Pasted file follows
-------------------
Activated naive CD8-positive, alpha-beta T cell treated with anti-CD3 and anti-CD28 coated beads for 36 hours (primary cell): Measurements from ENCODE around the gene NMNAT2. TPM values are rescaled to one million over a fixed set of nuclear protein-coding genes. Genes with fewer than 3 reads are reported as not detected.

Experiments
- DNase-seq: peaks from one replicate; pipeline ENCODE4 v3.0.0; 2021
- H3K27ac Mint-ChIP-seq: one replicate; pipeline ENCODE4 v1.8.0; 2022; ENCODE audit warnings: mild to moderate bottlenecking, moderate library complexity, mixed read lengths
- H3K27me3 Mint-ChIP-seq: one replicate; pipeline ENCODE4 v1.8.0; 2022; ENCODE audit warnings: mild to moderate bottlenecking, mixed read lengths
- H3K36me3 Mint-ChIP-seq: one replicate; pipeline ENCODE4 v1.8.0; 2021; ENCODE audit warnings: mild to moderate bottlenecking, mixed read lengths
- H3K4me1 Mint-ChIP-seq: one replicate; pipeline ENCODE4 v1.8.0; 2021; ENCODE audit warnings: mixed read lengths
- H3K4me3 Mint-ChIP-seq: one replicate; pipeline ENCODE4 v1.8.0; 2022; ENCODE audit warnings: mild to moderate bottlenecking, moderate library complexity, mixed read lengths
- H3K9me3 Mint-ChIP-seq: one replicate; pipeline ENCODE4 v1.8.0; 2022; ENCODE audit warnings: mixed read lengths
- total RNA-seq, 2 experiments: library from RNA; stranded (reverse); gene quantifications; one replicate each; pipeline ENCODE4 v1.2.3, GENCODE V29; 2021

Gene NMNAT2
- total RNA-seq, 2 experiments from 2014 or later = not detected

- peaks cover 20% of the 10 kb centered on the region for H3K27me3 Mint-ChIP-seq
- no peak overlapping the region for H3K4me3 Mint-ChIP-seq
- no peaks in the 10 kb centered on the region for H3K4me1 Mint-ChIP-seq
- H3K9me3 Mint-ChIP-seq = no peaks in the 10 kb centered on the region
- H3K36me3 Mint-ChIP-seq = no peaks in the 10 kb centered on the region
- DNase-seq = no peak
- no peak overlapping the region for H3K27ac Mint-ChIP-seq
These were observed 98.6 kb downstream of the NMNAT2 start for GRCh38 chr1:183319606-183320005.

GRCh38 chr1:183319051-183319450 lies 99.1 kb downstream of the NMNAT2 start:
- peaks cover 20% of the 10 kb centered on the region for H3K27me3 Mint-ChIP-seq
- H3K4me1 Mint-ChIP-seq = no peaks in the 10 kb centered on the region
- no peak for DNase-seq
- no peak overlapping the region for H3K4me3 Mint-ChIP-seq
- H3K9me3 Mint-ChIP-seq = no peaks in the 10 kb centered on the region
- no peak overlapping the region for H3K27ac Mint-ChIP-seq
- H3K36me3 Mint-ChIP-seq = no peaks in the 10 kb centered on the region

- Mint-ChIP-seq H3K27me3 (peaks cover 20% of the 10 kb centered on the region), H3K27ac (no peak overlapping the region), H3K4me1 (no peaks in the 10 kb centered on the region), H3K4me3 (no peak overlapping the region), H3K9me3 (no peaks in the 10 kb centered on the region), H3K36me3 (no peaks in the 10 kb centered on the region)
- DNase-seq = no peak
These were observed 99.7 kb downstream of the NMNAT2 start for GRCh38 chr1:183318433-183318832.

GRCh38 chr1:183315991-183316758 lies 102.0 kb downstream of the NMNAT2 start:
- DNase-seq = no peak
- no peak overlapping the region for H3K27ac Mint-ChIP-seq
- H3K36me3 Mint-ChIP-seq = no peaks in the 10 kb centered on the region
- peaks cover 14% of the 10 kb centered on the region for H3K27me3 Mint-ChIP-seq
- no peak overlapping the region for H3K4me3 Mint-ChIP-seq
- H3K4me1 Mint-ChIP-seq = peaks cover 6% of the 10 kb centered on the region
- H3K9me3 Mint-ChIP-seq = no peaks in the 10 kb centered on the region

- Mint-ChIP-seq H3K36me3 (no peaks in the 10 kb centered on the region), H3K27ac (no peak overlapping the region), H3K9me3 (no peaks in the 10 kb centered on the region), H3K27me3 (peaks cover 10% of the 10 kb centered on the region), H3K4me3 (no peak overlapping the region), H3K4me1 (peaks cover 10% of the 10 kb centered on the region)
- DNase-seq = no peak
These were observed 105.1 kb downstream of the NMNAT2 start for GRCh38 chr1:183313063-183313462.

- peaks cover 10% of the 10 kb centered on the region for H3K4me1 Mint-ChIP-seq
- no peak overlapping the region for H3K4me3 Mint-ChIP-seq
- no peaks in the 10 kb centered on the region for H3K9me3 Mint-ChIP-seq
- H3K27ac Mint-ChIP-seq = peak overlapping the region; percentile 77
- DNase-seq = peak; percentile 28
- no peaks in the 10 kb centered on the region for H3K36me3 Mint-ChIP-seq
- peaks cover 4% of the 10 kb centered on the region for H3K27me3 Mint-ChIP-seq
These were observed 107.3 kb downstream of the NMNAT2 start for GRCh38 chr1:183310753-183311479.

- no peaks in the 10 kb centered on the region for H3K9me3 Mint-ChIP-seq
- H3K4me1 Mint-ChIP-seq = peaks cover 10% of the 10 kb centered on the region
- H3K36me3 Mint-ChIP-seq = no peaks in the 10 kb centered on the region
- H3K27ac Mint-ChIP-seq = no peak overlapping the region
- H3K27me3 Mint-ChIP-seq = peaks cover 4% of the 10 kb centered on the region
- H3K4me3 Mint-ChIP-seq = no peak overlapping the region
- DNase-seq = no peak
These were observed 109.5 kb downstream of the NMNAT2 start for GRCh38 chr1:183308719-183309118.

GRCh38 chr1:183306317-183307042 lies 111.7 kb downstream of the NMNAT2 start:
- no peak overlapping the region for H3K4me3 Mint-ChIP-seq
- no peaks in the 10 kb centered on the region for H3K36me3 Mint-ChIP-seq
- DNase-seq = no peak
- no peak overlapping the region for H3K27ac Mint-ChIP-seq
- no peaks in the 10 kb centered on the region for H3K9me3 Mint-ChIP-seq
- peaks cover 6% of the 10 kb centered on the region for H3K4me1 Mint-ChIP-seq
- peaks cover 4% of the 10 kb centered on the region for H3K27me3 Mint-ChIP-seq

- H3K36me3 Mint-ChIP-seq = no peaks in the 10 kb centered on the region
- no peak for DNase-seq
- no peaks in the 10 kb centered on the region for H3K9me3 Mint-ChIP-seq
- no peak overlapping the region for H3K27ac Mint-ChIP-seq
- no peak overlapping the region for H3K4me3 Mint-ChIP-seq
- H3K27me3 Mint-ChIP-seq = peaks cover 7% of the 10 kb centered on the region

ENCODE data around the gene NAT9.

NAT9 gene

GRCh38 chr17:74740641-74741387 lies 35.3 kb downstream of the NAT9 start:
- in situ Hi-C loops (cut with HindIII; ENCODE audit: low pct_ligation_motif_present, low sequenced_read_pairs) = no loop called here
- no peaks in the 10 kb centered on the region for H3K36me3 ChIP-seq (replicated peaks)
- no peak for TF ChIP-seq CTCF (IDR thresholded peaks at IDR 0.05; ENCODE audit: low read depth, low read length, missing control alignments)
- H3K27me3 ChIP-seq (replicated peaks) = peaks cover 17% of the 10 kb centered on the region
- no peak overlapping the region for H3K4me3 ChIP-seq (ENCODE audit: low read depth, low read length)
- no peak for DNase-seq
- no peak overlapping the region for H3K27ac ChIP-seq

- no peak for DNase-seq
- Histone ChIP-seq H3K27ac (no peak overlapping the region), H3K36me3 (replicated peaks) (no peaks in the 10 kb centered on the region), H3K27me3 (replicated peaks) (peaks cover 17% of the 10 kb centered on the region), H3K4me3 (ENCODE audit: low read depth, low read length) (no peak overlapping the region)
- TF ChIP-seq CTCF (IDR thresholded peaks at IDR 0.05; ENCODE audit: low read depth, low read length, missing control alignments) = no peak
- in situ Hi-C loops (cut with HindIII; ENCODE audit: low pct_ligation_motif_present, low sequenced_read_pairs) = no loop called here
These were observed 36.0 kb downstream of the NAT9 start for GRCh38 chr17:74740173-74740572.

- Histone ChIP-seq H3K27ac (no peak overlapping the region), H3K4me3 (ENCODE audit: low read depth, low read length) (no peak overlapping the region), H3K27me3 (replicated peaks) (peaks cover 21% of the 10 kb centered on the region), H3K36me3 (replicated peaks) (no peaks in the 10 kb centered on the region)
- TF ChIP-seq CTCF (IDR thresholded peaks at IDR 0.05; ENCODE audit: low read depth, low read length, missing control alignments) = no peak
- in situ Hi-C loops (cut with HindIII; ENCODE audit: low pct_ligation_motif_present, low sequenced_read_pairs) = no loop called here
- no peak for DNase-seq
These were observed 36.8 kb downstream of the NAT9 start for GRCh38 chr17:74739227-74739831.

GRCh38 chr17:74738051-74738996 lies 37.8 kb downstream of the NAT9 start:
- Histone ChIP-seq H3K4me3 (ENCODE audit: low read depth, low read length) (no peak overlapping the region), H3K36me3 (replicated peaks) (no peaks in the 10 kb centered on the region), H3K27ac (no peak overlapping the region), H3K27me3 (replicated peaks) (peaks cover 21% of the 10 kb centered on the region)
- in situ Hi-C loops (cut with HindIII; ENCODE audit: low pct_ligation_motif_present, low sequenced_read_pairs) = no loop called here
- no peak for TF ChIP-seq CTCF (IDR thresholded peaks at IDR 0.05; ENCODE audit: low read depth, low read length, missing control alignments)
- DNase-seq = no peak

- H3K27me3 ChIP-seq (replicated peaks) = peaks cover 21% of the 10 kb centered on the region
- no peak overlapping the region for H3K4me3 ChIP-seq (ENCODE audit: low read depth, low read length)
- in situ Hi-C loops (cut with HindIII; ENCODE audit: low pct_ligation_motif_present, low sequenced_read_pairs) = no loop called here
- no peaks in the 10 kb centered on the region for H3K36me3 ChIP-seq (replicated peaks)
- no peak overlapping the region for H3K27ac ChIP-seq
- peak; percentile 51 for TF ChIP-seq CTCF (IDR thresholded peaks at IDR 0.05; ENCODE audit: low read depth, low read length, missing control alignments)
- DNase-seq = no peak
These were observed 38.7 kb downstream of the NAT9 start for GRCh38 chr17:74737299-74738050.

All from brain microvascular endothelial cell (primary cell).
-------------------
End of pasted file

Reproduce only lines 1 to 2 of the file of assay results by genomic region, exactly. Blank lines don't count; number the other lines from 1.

Activated naive CD8-positive, alpha-beta T cell treated with anti-CD3 and anti-CD28 coated beads for 36 hours (primary cell): Measurements from ENCODE around the gene NMNAT2. TPM values are rescaled to one million over a fixed set of nuclear protein-coding genes. Genes with fewer than 3 reads are reported as not detected.

Experiments